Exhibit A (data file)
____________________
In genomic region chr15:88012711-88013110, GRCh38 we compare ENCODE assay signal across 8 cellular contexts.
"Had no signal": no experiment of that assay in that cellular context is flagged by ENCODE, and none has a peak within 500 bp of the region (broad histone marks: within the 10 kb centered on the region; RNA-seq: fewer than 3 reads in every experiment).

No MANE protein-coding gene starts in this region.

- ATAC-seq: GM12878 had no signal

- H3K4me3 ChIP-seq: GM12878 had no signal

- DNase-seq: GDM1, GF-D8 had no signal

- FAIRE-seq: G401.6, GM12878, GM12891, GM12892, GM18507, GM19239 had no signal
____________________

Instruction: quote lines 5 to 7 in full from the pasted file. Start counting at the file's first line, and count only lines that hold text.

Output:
- H3K4me3 ChIP-seq: GM12878 had no signal

- DNase-seq: GDM1, GF-D8 had no signal

- FAIRE-seq: G401.6, GM12878, GM12891, GM12892, GM18507, GM19239 had no signal